TD – I was going to ask if Relayer might be added to The Album Series?
GD – That would be particularly demanding from my standpoint you know, Moraz’s parts are exceedingly complex.
TD – Sound Chaser?
GD – Yes, and Gates Of Delirium you know – we’ve played Soon but that’s only a small section.
TD – Is it an album you like?
GD – Yes, it’s a very very masterful album, all the players are playing at the top of their game.
TD – I read that To Be Over might have been close to making the set list this year?
GD – Yes, we’ve actually discussed doing that at some point because we were going to do that on the Cruise, but it never happened, so we did Soon instead.

TD – If you continue the album series, which album will be next?
GD – We’re still discussing whether to do that or not, nothing is set in stone, the balls are up in the air on that front, but with this line-up I don’t see us doing any other full album other than Relayer, if we were to do anything.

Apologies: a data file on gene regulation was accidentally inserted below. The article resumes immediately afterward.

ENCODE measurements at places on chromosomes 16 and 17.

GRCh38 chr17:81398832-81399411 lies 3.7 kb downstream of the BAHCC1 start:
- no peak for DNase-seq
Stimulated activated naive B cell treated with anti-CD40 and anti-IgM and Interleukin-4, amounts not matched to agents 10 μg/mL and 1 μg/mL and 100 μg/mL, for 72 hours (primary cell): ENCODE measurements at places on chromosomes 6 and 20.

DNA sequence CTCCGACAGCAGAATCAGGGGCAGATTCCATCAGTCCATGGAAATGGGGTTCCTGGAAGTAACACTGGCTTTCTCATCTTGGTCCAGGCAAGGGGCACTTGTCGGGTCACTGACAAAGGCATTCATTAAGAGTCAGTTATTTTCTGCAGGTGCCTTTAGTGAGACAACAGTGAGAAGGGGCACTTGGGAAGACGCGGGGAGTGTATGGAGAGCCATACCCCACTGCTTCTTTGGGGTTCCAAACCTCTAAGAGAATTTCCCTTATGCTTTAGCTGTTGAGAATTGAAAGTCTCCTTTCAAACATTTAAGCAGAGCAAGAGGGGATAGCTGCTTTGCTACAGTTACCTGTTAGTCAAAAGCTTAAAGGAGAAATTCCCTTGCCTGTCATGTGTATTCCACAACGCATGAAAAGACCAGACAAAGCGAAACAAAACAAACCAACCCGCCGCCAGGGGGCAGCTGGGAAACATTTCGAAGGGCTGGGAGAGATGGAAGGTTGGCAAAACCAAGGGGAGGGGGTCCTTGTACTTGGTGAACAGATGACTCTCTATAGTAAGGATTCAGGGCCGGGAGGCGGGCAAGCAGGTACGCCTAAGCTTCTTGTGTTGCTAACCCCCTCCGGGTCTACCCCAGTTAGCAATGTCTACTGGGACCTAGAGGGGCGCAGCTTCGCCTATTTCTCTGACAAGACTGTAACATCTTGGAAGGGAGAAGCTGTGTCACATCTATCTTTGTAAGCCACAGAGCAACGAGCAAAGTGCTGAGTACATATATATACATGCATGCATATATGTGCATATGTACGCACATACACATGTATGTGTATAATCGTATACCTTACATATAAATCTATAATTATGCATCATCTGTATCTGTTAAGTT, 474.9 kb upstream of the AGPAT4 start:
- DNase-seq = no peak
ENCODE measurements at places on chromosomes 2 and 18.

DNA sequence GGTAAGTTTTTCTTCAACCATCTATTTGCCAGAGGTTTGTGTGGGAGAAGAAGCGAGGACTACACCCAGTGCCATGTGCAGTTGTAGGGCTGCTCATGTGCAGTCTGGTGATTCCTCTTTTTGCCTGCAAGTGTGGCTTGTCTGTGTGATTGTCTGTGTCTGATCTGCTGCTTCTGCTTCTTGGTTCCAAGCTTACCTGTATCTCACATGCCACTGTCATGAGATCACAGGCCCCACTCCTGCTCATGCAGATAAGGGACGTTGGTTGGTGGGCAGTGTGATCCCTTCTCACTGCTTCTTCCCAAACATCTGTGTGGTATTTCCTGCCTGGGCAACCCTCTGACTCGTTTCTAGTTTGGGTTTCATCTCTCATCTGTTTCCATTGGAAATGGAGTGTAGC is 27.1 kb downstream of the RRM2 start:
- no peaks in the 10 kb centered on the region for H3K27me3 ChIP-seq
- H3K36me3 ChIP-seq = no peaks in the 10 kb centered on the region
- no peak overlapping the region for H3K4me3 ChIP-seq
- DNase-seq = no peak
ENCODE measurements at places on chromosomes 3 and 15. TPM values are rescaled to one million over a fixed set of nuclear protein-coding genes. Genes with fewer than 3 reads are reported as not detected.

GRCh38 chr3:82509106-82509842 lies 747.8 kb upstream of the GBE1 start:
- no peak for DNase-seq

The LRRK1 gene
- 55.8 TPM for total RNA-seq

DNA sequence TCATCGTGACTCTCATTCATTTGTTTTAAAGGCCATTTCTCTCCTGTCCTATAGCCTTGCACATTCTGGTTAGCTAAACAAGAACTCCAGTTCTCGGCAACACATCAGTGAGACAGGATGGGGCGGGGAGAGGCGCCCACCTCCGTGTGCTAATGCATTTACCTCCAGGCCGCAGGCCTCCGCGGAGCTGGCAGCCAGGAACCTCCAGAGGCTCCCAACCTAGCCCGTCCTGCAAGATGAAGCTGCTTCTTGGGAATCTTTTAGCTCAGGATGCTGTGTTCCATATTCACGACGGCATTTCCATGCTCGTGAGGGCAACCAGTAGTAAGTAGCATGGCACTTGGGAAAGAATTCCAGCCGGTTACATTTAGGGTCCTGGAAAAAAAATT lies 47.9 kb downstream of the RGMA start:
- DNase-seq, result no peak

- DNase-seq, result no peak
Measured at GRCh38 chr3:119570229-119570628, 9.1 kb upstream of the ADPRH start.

TD – Well that would be worth travelling a long way to see.

TD – So the Drama tour first time around – how was that?
GD – In 1980? Pretty formidable from my standpoint really, I’d never done anything like that before.
TD – As in touring?
GD – Well, being in front of that many people – it was quite an eye opener, as The Buggles were just a video band you know, appearing in magazines and stuff like that. We were never forced to get up there and play, but we had a fairly lengthy rehearsal period and I’ve heard some of the stuff from that period – when we actually got into the tour we sounded pretty good.